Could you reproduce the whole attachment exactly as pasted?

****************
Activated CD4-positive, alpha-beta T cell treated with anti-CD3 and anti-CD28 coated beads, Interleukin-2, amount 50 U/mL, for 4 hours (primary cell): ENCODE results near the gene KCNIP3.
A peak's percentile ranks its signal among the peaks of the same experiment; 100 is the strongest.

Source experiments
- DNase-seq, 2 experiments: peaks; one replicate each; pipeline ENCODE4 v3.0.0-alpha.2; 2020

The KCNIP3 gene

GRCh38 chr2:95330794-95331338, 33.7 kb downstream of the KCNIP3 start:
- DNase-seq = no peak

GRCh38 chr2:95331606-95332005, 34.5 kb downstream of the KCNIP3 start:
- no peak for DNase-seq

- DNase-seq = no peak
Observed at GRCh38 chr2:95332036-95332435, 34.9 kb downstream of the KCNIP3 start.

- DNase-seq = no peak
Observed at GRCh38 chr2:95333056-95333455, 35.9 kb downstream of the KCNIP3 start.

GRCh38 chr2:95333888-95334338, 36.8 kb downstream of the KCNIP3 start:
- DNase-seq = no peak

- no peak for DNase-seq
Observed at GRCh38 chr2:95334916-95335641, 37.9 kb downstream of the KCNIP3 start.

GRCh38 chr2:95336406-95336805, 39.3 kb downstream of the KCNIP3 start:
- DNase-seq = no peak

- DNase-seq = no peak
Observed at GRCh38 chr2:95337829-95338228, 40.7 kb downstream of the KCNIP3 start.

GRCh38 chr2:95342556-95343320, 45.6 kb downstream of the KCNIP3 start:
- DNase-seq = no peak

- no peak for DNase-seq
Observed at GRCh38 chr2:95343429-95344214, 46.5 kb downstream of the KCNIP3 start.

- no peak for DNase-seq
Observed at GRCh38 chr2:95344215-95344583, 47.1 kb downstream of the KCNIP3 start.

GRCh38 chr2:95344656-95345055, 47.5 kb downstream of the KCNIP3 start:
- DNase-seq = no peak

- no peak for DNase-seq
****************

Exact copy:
Activated CD4-positive, alpha-beta T cell treated with anti-CD3 and anti-CD28 coated beads, Interleukin-2, amount 50 U/mL, for 4 hours (primary cell): ENCODE results near the gene KCNIP3.
A peak's percentile ranks its signal among the peaks of the same experiment; 100 is the strongest.

Source experiments
- DNase-seq, 2 experiments: peaks; one replicate each; pipeline ENCODE4 v3.0.0-alpha.2; 2020

The KCNIP3 gene

GRCh38 chr2:95330794-95331338, 33.7 kb downstream of the KCNIP3 start:
- DNase-seq = no peak

GRCh38 chr2:95331606-95332005, 34.5 kb downstream of the KCNIP3 start:
- no peak for DNase-seq

- DNase-seq = no peak
Observed at GRCh38 chr2:95332036-95332435, 34.9 kb downstream of the KCNIP3 start.

- DNase-seq = no peak
Observed at GRCh38 chr2:95333056-95333455, 35.9 kb downstream of the KCNIP3 start.

GRCh38 chr2:95333888-95334338, 36.8 kb downstream of the KCNIP3 start:
- DNase-seq = no peak

- no peak for DNase-seq
Observed at GRCh38 chr2:95334916-95335641, 37.9 kb downstream of the KCNIP3 start.

GRCh38 chr2:95336406-95336805, 39.3 kb downstream of the KCNIP3 start:
- DNase-seq = no peak

- DNase-seq = no peak
Observed at GRCh38 chr2:95337829-95338228, 40.7 kb downstream of the KCNIP3 start.

GRCh38 chr2:95342556-95343320, 45.6 kb downstream of the KCNIP3 start:
- DNase-seq = no peak

- no peak for DNase-seq
Observed at GRCh38 chr2:95343429-95344214, 46.5 kb downstream of the KCNIP3 start.

- no peak for DNase-seq
Observed at GRCh38 chr2:95344215-95344583, 47.1 kb downstream of the KCNIP3 start.

GRCh38 chr2:95344656-95345055, 47.5 kb downstream of the KCNIP3 start:
- DNase-seq = no peak

- no peak for DNase-seq